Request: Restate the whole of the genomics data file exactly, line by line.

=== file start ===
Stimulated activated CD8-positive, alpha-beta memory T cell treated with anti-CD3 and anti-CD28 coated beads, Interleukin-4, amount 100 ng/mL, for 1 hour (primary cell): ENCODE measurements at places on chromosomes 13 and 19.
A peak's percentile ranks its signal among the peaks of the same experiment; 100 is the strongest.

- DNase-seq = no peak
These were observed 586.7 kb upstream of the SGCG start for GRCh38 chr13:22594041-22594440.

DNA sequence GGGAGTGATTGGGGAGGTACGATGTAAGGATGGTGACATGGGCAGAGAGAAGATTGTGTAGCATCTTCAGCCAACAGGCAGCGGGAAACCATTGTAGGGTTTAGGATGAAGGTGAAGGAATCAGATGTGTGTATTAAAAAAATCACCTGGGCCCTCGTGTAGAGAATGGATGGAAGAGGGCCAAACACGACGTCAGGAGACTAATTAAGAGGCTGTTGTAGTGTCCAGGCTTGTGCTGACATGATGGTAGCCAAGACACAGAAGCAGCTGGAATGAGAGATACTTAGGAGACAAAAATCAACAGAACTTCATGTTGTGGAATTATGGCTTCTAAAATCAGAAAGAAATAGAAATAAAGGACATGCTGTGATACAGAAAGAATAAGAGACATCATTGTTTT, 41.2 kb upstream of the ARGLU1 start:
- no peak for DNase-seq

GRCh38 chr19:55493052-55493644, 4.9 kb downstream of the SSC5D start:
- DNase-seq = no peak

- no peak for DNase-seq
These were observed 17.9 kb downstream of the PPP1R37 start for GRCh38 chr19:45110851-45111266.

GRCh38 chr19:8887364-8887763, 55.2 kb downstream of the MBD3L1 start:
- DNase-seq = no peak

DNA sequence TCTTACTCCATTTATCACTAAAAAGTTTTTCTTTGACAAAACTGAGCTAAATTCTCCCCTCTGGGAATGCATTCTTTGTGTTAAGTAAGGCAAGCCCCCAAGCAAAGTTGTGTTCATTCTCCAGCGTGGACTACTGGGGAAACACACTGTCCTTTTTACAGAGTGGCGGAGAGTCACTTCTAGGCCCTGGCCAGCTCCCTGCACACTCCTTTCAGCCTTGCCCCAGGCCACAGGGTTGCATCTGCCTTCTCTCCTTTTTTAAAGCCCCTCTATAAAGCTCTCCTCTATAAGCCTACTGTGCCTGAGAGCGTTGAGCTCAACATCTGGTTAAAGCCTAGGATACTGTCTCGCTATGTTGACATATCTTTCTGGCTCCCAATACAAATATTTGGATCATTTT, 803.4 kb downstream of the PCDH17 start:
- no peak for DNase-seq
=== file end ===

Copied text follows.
Stimulated activated CD8-positive, alpha-beta memory T cell treated with anti-CD3 and anti-CD28 coated beads, Interleukin-4, amount 100 ng/mL, for 1 hour (primary cell): ENCODE measurements at places on chromosomes 13 and 19.
A peak's percentile ranks its signal among the peaks of the same experiment; 100 is the strongest.

- DNase-seq = no peak
These were observed 586.7 kb upstream of the SGCG start for GRCh38 chr13:22594041-22594440.

DNA sequence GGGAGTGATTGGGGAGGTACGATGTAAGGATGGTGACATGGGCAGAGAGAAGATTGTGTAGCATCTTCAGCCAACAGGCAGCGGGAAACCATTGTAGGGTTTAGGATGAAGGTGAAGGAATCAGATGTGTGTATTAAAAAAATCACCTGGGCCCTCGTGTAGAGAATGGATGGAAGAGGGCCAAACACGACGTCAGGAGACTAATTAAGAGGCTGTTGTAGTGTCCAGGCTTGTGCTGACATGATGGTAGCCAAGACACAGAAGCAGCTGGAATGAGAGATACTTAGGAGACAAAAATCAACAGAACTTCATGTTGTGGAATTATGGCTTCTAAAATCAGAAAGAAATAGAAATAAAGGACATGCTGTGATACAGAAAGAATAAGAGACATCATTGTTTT, 41.2 kb upstream of the ARGLU1 start:
- no peak for DNase-seq

GRCh38 chr19:55493052-55493644, 4.9 kb downstream of the SSC5D start:
- DNase-seq = no peak

- no peak for DNase-seq
These were observed 17.9 kb downstream of the PPP1R37 start for GRCh38 chr19:45110851-45111266.

GRCh38 chr19:8887364-8887763, 55.2 kb downstream of the MBD3L1 start:
- DNase-seq = no peak

DNA sequence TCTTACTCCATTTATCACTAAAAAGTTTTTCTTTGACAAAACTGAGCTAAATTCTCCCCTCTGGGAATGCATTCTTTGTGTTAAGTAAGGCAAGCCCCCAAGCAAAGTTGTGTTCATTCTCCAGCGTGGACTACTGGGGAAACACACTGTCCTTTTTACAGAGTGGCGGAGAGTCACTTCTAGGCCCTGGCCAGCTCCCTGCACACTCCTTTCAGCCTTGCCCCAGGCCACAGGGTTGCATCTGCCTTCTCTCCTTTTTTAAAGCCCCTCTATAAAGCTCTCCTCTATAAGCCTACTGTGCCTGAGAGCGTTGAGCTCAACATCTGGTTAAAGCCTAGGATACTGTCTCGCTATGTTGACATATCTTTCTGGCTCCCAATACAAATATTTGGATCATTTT, 803.4 kb downstream of the PCDH17 start:
- no peak for DNase-seq